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Executive pay limits in bailout
Question of the Day
Treasury Secretary Henry M. Paulson Jr. Wednesday agreed to congressional demands to limit the pay of bank executives in one of his biggest concessions to date to try to secure quick passage of a $700 billion bank bailout.
The Treasury gave ground on the politically potent executive pay issue after Republicans and Democrats questioned why taxpayers should pay for multimillion-dollar “golden parachutes” and other perks for executives who got their banks into trouble with toxic mortgages.
“The American people are angry about executive compensation and rightfully so,” Mr. Paulson told the House Financial Services Committee Wednesday.
“Many of you cite this as a serious problem, and I agree. We must find a way to address this in the legislation, but without undermining the effectiveness of this program.”
The remarkable shift showed how increasingly desperate the administration has become to get a bill — not only reversing its previous stand that penalties on executives would make the bailout program less effective by making banks less willing to participate, but also reversing long-held ideological views against government meddling in private corporate matters.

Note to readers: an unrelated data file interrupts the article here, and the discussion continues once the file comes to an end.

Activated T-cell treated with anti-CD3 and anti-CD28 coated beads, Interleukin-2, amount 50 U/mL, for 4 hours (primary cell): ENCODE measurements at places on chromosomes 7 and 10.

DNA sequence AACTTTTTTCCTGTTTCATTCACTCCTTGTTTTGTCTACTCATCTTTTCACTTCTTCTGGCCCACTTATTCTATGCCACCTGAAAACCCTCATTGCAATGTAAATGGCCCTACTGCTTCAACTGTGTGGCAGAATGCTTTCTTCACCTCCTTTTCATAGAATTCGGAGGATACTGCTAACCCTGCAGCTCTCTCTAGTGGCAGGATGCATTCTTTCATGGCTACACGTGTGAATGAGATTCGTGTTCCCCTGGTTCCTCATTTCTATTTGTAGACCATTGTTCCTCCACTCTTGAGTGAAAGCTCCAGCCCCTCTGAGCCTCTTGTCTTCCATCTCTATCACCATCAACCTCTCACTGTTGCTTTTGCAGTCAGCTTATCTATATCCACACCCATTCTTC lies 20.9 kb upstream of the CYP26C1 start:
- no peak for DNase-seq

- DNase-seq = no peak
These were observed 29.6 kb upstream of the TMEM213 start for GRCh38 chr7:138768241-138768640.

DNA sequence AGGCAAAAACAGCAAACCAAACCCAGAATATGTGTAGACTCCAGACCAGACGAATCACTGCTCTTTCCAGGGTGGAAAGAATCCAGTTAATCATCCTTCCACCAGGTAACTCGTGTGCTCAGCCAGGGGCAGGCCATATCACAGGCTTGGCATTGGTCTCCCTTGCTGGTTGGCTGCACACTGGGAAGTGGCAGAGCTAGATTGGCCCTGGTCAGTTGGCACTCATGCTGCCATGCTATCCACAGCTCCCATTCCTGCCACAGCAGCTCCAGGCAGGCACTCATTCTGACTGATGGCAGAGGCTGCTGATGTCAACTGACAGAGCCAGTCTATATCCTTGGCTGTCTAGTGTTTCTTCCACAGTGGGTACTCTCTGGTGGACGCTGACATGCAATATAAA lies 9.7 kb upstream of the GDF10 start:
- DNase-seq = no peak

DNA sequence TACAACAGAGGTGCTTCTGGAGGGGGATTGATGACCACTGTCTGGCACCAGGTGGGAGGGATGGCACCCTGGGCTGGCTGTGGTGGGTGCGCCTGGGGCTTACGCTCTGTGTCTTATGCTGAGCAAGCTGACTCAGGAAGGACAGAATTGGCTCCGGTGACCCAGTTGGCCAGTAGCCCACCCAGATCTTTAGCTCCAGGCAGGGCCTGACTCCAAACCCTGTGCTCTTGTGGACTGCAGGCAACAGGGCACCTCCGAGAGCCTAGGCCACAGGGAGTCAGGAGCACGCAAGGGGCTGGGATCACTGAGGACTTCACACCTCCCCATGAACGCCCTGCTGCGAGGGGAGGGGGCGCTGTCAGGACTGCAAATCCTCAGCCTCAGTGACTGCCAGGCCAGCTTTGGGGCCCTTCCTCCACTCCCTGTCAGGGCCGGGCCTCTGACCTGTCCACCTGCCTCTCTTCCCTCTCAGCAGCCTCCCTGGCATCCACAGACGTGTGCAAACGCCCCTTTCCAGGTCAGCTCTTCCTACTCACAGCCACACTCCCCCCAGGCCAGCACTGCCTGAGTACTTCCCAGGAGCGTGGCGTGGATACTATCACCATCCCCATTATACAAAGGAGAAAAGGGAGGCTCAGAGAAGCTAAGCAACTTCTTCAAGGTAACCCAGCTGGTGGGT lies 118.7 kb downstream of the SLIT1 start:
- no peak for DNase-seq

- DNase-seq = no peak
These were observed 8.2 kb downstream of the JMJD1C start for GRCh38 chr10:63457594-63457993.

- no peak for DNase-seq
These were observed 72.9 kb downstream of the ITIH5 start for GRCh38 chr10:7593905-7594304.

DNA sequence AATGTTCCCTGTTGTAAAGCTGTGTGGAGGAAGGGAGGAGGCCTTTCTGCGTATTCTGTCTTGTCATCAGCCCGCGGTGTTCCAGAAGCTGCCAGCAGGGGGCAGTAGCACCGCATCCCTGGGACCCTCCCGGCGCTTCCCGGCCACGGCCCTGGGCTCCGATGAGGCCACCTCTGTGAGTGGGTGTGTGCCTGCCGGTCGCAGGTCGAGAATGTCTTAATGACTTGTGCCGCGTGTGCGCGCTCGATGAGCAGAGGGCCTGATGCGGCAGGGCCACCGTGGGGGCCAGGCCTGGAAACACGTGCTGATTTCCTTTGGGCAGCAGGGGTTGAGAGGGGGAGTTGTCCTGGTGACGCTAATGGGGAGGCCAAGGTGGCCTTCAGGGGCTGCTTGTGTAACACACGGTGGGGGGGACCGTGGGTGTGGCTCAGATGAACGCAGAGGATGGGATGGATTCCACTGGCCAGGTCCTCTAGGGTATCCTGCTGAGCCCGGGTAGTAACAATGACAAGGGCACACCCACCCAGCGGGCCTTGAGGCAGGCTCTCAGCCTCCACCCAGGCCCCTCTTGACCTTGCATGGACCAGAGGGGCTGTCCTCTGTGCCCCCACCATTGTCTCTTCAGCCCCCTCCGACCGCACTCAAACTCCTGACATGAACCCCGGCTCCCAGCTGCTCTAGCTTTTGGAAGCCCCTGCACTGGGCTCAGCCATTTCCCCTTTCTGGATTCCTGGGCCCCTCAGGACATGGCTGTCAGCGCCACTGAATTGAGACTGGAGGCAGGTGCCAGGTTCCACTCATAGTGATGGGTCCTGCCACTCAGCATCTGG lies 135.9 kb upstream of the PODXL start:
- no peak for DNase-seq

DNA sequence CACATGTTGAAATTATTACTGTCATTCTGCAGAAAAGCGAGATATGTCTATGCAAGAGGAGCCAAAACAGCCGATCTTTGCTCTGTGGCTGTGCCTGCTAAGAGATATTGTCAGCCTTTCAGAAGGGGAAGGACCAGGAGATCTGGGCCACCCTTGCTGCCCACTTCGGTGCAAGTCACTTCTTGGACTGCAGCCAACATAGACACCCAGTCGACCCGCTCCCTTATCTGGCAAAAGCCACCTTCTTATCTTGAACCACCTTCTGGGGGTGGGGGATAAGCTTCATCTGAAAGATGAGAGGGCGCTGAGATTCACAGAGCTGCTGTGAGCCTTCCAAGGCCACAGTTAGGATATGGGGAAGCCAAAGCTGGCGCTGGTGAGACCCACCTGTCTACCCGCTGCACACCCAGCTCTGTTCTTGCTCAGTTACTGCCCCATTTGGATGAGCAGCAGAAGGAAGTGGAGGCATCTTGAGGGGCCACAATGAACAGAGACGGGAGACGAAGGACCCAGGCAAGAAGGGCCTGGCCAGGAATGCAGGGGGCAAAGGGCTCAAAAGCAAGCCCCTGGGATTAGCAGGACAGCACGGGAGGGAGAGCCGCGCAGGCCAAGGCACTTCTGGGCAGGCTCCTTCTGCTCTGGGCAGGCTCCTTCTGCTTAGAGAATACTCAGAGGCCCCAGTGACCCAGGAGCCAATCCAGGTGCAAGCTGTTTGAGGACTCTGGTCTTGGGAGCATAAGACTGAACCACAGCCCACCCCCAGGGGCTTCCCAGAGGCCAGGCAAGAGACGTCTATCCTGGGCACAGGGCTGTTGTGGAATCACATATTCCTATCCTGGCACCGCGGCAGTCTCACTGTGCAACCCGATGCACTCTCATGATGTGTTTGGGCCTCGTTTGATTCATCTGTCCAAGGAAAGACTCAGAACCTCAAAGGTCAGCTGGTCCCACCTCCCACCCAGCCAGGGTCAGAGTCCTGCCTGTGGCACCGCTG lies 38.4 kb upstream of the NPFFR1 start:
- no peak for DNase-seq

But in eleventh-hour negotiations over the bailout that looked increasingly in danger of faltering, the administration continued to hold fast against a proposal from congressional Democrats to give taxpayers an equity stake in banks that seek aid.
Treasury has been even more adamantly opposed to that proposal, saying it would undermine the bailout program as well as the nation’s free-market economic system.
Many economists agree with the administration on the need to avoid too much meddling in the private banking system.
“It´s imperative that lawmakers not interfere too much with the free-market system that America was built on,” even though lawmakers are being forced by circumstances to act on a highly unpopular bailout, said Anthony Sanders, professor at the W.P. Carey School of Business at Arizona State University.
“Congress needs to learn from this situation and start better oversight of Wall Street,” he said. “Even in a football game, we have referees to determine what´s fair, but not to determine the outcome of the game. Regulation shouldbe used … to protect the free market.”
Graef Crystal, an analyst who writes a newsletter on executive compensation, said he is “philosophically opposed to both the government bailout of banks and the imposition of executive pay controls.”
“I’ve been on the scene a long time, and I am here to tell you that clumsy attempts by Congress and the bureaucrats to rein in executive pay have for the most part aggravated the problem, not lessened it,” he said.
President Clinton’s attempt to limit executive pay to $1 million in 1993 backfired and helped produce the astronomical compensation that executives enjoy today, he said, by limiting only executives’ yearly salary — not compensation that is deferred until after retirement or comes in the form of stock options and grants.
The result was an “explosion” of stock-related compensation that now dwarfs a typical executive’s nominal salary and has greatly widened the gap between executive pay and ordinary workers, he said.
Mr. Crystal noted that Mr. Paulson naturally opposed pay limits demanded by Congress because he was among the most highly paid executives in the nation when he headed Goldman Sachs Group Inc. before joining Treasury, earning on average $27 million a year.
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